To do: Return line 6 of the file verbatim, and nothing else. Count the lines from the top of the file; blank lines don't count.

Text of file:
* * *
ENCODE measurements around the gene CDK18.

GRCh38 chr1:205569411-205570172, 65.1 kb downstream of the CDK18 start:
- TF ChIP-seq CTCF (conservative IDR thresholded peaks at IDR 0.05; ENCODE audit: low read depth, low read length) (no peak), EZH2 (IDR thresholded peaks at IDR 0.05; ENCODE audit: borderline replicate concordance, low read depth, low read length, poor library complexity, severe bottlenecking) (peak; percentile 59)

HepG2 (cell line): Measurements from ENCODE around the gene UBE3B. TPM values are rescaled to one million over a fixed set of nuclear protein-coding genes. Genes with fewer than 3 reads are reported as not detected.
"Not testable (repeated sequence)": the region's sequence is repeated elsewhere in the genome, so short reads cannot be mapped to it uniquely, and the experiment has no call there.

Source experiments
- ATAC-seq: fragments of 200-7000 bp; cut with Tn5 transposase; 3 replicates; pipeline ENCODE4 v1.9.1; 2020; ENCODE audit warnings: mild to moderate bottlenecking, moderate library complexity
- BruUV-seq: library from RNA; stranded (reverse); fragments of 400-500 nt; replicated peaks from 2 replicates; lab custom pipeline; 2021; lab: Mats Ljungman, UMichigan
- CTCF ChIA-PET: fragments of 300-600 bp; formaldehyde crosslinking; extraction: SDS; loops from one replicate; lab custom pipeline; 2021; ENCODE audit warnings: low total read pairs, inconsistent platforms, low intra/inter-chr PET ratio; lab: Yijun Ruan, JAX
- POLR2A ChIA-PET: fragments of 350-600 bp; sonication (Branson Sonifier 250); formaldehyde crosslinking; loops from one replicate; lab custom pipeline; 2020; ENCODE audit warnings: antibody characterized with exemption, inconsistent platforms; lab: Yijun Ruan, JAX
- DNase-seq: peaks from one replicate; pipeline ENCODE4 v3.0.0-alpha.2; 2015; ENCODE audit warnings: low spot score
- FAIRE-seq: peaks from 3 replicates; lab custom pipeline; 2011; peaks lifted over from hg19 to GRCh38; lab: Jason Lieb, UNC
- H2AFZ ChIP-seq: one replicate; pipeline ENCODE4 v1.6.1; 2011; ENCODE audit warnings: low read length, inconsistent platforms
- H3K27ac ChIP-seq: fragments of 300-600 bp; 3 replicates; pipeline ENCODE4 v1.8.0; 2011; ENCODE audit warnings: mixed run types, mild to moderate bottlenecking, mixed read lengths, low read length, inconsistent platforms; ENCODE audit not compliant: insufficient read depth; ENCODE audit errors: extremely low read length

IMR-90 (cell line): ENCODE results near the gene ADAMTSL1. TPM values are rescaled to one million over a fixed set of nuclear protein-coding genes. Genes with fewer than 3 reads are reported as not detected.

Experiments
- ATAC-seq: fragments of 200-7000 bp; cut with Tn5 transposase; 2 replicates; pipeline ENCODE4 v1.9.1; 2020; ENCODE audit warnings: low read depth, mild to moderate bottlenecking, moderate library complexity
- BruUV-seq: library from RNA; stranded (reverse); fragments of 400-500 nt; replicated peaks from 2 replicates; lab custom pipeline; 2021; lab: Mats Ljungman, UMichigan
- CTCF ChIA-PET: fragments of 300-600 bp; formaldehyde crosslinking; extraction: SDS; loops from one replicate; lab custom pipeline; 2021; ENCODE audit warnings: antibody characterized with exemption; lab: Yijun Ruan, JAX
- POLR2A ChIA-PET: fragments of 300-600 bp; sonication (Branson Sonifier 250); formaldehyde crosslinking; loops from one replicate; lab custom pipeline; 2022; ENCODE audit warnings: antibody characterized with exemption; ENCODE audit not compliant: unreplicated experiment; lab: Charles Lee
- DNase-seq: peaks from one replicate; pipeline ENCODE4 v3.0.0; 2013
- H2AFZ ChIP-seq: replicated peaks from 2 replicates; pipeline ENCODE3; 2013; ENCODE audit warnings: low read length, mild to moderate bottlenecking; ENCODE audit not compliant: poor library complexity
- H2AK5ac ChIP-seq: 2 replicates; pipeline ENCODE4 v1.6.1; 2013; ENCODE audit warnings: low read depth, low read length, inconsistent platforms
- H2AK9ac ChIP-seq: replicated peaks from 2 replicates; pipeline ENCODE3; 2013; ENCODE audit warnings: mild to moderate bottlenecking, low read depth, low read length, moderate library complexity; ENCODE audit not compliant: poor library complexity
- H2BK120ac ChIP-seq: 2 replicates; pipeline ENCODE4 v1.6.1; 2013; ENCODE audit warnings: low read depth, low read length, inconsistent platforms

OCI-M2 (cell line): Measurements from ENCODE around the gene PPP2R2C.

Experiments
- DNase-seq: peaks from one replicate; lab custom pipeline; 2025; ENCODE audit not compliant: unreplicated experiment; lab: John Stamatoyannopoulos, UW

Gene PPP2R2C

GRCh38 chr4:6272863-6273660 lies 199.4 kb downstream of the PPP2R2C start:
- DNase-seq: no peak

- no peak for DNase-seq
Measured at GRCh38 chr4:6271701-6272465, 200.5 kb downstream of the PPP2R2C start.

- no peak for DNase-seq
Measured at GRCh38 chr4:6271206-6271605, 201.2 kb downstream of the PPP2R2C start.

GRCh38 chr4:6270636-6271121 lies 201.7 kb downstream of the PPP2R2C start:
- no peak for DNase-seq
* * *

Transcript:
Source experiments